On social media and off, the topic of black appropriation has become hot-button especially among young people. Berlisha Morton, an Educational Studies professor at Colgate University, attributed the heated discussions recently around black hair and even Iggy Azalea to a collective epiphany among Generation Y. “I'm a child of the 90s. I grew up with OJ Simpson, the 92 riots, the Cosby show, Martin, the crack epidemic. We realized there was a difference in the world and that we had to talk about it,” she noted. “But then post 9-11, we entered into this space where ‘We were all American!’ Let’s focus on nationalism and being patriotic, we are here with Obama, we are post-racial.” But now, Morton says, with social media, “we’re witnessing this explosion of difference….Your generation is realizing OMG you lied to me, we are different and the generations who were deprived of this conversation are thirsty to talk about it.”
And so despite our best efforts as Americans to live in a post-racial society, the experience that comes with the color of our skin still defines many of us. On a recent Essence Live segment, Franchesca Ramsey the creator of the widely popular “Shit White Girls Say To Black Girls” and the new face of MTV’s Decoded, kept it candid: “For better or for worse Rachel Dolezal has only spent 8 years as a black woman and that doesn’t mean she is black because our experiences are not just our hairstyles and our clothing, it’s how the world sees us. And when [Dolezal] was a child, she was not seen as black. When she was a teenager, she was not seen as black...her parents aren’t black. So as much as she wants to be an ally, she should respect the fact that she will never be black.”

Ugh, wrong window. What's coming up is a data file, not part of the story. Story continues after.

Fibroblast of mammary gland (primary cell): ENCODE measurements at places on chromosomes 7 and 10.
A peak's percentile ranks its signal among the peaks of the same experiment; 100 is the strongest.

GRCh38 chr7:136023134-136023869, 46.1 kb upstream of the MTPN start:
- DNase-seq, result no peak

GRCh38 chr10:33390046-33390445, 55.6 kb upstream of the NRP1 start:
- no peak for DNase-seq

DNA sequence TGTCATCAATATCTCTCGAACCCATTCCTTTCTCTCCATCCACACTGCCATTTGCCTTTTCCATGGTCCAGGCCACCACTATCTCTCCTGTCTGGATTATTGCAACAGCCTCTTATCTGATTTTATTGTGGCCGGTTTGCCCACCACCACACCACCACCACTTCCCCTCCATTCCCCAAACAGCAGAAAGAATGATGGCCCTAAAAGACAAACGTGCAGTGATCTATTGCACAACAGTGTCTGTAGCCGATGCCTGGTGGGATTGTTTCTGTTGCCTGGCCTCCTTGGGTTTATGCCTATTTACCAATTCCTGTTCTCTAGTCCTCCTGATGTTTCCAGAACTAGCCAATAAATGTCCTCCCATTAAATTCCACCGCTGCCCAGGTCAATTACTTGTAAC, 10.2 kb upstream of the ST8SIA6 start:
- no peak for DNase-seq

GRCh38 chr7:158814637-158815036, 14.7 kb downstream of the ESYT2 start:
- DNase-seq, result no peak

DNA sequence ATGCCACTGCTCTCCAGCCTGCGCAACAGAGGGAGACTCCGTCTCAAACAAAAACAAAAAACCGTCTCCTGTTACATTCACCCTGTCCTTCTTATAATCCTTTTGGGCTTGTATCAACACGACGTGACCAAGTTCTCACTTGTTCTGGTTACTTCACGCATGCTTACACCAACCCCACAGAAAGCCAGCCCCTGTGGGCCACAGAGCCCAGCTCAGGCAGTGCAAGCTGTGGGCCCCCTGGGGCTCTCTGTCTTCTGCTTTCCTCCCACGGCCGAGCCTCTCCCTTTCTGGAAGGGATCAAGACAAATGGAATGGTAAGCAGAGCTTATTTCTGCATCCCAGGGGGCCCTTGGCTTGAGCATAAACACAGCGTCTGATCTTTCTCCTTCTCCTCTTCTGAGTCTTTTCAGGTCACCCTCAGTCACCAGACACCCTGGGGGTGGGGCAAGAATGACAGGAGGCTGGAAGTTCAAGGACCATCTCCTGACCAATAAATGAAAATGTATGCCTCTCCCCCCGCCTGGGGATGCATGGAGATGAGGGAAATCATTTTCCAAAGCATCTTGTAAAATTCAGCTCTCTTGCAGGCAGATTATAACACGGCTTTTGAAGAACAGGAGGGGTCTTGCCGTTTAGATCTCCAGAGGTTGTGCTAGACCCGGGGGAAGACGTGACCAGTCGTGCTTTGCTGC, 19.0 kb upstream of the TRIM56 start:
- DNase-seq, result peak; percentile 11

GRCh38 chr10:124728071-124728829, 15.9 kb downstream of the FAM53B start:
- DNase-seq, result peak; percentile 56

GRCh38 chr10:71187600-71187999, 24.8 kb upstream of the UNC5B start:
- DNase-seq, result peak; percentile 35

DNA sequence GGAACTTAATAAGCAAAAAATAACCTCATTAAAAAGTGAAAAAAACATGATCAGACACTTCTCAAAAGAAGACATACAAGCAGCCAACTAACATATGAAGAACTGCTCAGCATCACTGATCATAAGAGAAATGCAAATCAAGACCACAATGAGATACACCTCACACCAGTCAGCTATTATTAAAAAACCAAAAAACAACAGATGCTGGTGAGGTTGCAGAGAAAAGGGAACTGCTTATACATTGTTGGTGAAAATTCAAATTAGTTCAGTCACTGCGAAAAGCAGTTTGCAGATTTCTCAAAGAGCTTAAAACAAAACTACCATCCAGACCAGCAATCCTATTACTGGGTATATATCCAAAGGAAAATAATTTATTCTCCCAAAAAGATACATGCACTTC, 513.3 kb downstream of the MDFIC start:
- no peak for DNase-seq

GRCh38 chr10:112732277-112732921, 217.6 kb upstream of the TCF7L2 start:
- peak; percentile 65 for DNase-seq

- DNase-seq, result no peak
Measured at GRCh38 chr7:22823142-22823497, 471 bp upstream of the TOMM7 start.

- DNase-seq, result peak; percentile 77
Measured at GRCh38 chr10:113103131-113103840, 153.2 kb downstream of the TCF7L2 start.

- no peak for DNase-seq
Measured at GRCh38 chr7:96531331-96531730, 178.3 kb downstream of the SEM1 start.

The “you wouldn’t understand” argument is one that seems to hit home for Karolina’s haters, too. Afros are black, bantu knots are black, hip-hop is black, fine, but blackness is not the sum of its parts. And to take on hashtags like #blvck atop sporting an afro is akin to tanning your skin and going on national television to profess that you are black. It’s a box Karolina and Dolezal simply cannot check, even if our society and media would rather do away with these boxes altogether.
Over the last month, Karolina’s rummaged through many of her Instagram comments, responding to those who bullied her, erasing comments from those who threatened her, and uploading photos celebrating black women. She continues to feel more familial with the black community than with “the Beckys”, a slang term for the privileged white community Karolina and her friends use. And she better understands why her affinity is so controversial, though she can’t help but acknowledge the way she feels inside. “I’ve done a lot more research and am a lot more careful about what I post,” she told me. That, I can respect.
PostedAug 31, 2015
ByChelsea Rojas / Edited by Sian-Pierre